Summary of “The Gut Health Protocol”

The full version of “The Gut Health Protocol – Second Edition” is available on Amazon in both Paperback and Kindle formats. What follows is a summary of the book’s “Kill” phase, followed by the book’s Table of Contents.

The Gut Health Protocol - Kindle Cover

Along with an easy to understand narrative and protocol, the book contains summaries and links to over 1,200 scientific studies that provide evidence for the protocol’s efficacy. The actual protocol is in plain language and easy to understand. It is the product of over three years of reader suggestions after draft versions were posted to our Facebook group and comments on the first edition. If you need more evidence of efficacy see some just a few of the many testimonials it has received. It is my hope that this book will serve as a valuable tool in your quest to restore your gut to normal and help you to go armed with great information the next time you visit your doctor.

This summary is intended to give people a basic protocol that they can use to improve their gut health and assist with treating a bacterial or yeast imbalance. The actual book offers far more detail and plans tailored to specific conditions, such as Small Intestinal Bacterial Overgrowth (SIBO), Small Intestine Fungal Overgrowth (SIFO, or Intestinal Candida), SIBO-C (constipation), IBS, Acid Reflux, h.Pylori, etc. With research studies quoted every step of the way. The full book also includes recipes, instructions, and references that will greatly ease the burden of this, or any, such protocol.

Goals of the Gut Health Protocol:

  • Disrupt the biofilm created by opportunistic / pathogenic bacterial and yeast. This is one of the major methods pathogens use to protect themselves from our immune system, natural remedies, and even antibiotics.
  • Kill the pathogens, both free-floating and those that have adhered to the intestinal wall, using natural herbs, enzymes, and competition pressures from the probiotic bacteria found in fermented foods. Do this while killing as little good bacteria as possible.
  • Establish an environment in the entire gastrointestinal tract that is hospitable to beneficial bacteria (including our heritage strains passed to us by our mothers); while creating an inhospitable environment to opportunistic / pathogenic strains.
  • Populate the gut with a wide diversity, and high culture count, of beneficial bacteria. This serves many purposes, including the goals above, and helps to prevent pathogens from recolonizing.
  • Improve stomach and gut motility (keep things moving along). This not only helps prevent constipation and the feeling of being full all the time, but it also helps wash pathogenic strains out of the small intestine. Undigested food is a major cause of SIBO and “leaky gut”. Undigested food and unabsorbed sugars can also ferment in the gut, causing inflammation, bloating, and making leaky gut even worse. These need to be move to the colon as quickly as possible (while we work on solving those issue too).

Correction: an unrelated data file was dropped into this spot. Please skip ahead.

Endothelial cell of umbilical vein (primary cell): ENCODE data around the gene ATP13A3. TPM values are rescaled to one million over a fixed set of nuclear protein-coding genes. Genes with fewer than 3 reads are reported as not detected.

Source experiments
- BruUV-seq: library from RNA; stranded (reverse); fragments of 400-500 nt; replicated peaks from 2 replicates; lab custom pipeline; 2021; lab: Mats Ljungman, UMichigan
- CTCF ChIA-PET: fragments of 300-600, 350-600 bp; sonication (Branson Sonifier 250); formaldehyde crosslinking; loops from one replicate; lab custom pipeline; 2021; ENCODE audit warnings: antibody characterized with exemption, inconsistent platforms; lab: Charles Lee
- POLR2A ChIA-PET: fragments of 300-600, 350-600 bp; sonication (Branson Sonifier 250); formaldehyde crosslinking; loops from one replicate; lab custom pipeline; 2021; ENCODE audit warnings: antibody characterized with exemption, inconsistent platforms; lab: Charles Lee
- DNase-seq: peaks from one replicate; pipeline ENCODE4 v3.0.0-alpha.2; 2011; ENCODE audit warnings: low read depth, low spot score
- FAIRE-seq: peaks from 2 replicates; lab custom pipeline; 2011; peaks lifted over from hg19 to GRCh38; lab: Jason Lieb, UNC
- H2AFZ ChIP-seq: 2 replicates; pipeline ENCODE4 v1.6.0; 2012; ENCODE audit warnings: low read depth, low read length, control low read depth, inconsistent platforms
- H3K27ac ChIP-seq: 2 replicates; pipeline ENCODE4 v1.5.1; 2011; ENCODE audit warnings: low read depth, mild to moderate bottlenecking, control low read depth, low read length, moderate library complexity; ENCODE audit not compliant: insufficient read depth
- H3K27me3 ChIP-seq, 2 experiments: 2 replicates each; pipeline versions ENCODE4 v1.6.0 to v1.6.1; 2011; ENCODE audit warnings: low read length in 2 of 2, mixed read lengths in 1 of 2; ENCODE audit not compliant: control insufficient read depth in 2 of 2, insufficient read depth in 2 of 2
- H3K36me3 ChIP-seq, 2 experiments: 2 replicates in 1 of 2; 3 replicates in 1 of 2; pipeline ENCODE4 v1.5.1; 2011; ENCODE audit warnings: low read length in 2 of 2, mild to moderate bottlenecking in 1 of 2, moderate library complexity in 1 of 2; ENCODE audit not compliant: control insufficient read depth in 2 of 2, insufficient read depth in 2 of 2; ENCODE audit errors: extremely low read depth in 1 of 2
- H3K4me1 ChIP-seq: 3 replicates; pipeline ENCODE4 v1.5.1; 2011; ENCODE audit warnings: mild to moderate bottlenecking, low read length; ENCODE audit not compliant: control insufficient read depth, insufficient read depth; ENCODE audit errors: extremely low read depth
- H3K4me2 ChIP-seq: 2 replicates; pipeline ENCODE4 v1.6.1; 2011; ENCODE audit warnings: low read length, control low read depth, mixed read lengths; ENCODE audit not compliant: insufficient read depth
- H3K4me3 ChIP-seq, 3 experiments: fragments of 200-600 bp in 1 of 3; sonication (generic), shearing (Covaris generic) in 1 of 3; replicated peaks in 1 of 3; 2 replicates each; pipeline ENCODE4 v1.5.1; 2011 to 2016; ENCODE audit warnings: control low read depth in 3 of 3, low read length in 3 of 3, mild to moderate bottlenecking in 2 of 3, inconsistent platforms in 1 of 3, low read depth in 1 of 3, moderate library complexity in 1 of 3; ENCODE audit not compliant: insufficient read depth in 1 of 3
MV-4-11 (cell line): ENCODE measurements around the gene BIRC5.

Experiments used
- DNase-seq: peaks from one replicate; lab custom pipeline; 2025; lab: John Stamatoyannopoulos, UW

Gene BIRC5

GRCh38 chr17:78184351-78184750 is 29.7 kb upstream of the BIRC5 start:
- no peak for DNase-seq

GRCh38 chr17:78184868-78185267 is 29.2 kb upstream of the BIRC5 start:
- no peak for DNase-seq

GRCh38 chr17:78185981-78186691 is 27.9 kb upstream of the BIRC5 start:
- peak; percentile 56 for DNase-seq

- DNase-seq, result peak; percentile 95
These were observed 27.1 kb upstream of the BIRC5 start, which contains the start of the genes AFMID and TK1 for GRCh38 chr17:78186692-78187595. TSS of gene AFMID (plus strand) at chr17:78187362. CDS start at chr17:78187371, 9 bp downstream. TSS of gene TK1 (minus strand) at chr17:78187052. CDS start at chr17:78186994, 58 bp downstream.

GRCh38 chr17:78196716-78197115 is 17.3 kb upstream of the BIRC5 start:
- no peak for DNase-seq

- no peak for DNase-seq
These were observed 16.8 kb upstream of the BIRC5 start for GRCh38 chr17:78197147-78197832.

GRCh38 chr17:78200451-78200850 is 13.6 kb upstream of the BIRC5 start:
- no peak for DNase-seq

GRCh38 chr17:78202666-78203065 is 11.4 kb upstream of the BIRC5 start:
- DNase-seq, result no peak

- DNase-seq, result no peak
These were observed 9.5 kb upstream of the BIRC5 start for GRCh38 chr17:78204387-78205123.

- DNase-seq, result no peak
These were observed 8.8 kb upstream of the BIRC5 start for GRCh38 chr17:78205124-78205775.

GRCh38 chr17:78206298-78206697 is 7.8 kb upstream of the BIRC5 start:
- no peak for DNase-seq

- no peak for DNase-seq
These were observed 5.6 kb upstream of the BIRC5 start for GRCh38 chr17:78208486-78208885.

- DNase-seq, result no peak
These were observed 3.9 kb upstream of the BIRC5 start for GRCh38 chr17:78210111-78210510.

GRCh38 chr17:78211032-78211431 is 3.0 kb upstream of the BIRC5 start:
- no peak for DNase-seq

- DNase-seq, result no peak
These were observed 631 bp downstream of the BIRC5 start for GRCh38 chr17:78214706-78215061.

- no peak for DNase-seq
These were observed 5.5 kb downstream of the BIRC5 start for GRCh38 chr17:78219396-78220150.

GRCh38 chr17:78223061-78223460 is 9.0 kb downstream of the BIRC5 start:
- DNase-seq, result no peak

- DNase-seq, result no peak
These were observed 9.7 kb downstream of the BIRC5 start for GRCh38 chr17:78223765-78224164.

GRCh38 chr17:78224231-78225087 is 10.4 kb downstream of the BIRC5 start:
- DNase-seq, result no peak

• Heal the gut; including the permeability of the intestine (leaky gut), the mucosal layers, alleviate intestinal inflammation and reestablishing a healthy microbiome. Leaky gut is one of things that make us feel the sickest.
  • Properly feed the good bacteria of the small and large intestine. This provides many benefits to the host (you) and helps prevent a reoccurrence of the disease state.
  • Preventing the return of opportunistic / pathogenic organisms.
  • Creating educated host organisms for our microbiomes. These host organisms will educate other hosts so that both the host colonies and the microbiome colonies thrive. The host organism is you, and you should be educating others, including your doctors.

Symptoms of SIBO and SIFO

The symptoms of Small Intestinal Bacterial Overgrowth (SIBO) and Small Intestinal Fungal (Yeast) Overgrowth (SIFO) are very similar and are listed below. It is also very possible to have both. There does seem to be a lot more “brain fog” and a feeling of being slightly drunk with SIFO.

SIBO / SIFO Symptoms:

  • abdominal fullness
  • diarrhea
  • constipation
  • indigestion
  • abdominal pain
  • cramping pain after meals
  • gas / bloating
  • abdominal distension
  • flatulence
  • weakness
  • fatigue
  • eczema
  • excessive fullness after a meal

Mostly SIFO (in addition to above):

  • “Brain Fog”
  • Feeling slightly drunk most of the time
  • psoriasis and eczema
  • Overwhelming cravings for sugar and refined carbohydrates
  • Tongue, nail and skin fungal infections.
  • For women, frequent vaginal candidiasis (vaginitis) infections
  • Depression, anxiety, mood swings


The Very Basic Protocol

What follows is a very trimmed down version of what is contained in The Gut Health Protocol’s “Kill” phase. The book actually has several protocols, each designed for a specific condition and each backed up be numerous research studies.